Business behind BDR mutiny
The army's involvement in business is the biggest threat to their profession and it is one of the reasons that led to BDR mutiny, reported a BBC radio documentary yesterday.
The committee for investigating the Bangladesh Rifles (BDR) mutiny in its report recommended keeping army or any other security forces from business, said the documentary titled "Fouji Banijjo" (military in business).
The investigation committee was comprised of army representatives and they accepted the report unanimously.
The last part of the nine-episode documentary said that one of the reasons behind the resentment in BDR was their involvement in the "Dal-Bhat" (fair price shop) programme. The allegation of corruption in the program brewed grievance among BDR members.
In an interview with BBC, chief of the investigation committee Anisuzzaman said, "There were scopes for corruption in the Dal-Bhat programme and that triggered discontent in BDR which later turned into a mutiny."
"As a result we have recommended the government to engage all military or para-military forces fully in their chartered duties, which is to protect the country, not to run any institution," he added.
Former army chief Lt Gen (Retd) Mahbubur Rahman said, “Army should not get involved in any financial or industrial or business activities. The Dal-Bhat project is a mere example of a disastrous consequences.”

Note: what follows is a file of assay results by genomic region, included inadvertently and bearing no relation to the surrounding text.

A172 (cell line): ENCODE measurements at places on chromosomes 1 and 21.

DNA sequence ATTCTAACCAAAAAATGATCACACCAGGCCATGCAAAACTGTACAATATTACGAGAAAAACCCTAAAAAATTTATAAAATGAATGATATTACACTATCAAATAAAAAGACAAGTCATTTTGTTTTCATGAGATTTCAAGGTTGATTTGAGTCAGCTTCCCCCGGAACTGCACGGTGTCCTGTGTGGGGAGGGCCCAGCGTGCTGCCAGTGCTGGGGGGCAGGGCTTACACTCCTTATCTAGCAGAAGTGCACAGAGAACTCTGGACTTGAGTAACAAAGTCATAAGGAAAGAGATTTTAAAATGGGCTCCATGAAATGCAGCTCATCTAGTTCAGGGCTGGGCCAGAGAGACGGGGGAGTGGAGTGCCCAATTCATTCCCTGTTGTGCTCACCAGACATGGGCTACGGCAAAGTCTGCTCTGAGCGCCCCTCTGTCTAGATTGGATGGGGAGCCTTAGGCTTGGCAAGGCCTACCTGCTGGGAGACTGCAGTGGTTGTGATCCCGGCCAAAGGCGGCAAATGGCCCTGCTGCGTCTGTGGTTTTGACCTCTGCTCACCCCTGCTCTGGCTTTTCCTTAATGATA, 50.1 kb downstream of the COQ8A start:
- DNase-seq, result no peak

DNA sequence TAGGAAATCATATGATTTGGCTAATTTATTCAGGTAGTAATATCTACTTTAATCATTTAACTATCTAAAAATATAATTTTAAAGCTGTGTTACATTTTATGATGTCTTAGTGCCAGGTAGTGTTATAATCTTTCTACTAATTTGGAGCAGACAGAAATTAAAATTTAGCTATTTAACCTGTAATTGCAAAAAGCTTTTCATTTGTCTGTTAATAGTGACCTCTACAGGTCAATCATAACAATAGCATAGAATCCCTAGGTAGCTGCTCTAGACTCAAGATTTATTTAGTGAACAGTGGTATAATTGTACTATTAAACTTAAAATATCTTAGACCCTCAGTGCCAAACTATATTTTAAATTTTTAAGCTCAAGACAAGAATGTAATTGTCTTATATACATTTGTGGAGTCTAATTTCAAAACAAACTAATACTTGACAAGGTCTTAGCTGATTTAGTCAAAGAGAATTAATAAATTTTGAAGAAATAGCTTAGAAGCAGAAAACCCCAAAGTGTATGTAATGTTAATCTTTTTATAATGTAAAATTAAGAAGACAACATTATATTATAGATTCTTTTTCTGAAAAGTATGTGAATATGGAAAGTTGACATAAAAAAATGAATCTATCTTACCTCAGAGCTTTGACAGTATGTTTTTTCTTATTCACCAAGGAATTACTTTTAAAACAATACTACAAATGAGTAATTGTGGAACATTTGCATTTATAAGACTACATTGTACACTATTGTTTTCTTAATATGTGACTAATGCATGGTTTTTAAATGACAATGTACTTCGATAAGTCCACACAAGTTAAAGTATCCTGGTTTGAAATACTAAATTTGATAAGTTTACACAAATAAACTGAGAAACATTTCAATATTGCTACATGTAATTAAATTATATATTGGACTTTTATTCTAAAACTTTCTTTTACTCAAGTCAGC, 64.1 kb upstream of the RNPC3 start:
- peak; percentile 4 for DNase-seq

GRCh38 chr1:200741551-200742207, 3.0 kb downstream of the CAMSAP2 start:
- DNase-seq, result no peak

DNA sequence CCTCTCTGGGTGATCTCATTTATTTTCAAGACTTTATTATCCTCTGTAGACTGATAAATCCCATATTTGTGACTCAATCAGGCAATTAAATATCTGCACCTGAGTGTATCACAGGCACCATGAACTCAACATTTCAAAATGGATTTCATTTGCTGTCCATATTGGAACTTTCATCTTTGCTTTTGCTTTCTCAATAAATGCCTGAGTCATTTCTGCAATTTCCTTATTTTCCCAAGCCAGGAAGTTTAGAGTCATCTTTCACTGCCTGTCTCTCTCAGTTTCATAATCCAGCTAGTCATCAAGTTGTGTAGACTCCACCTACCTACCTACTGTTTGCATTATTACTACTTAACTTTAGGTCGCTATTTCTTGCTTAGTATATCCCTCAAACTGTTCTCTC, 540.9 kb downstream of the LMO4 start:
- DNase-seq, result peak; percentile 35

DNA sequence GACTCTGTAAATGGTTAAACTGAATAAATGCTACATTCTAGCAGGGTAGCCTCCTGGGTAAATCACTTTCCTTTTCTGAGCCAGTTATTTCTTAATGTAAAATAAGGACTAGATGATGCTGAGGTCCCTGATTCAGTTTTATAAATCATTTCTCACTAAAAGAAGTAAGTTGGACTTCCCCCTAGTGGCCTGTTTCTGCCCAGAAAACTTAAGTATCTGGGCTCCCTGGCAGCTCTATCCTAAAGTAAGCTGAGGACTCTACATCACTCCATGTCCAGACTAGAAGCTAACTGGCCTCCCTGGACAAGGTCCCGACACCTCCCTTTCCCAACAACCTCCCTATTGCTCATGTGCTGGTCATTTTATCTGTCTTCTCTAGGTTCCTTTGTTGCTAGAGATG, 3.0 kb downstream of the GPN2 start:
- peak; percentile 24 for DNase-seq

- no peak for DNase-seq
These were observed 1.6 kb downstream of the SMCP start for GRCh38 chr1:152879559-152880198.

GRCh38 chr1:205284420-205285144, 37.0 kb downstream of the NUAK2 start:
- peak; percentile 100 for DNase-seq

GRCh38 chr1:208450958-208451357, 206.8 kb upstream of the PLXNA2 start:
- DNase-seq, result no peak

M Moniruzzaman, former chief of Bangladesh Institute of Peace and Securities Studies, said, “The less the army gets involved in activities other than protecting the country, the better it is.”
"There is hardly any business sector in the country where the army do not have interest. It is obviously wrong and needs to stop," said former adviser to a caretaker government M Hafizuddin Khan.
"If they keep running hotels, garments or power plants when will they focus on the country's security?" he added.
Idris Ali, chief of parliamentary standing committee on defence, however said the projects or plans that the army has taken so far are philanthropic or related to it. He thinks that this does not affect their duty.
The BBC documentary also observed that the leading people in military and civil sectors seemed quite uncomfortable over the issue. It is certain that the more the army gets involved in business the stronger the debate would be.
The final episode of the documentary by Kamal Ahmed also cited some businesses--especially, those in which the army is involved in collaboration with overseas firms. The programme also raised questions over the army's transparency and accountability in terms of business audits.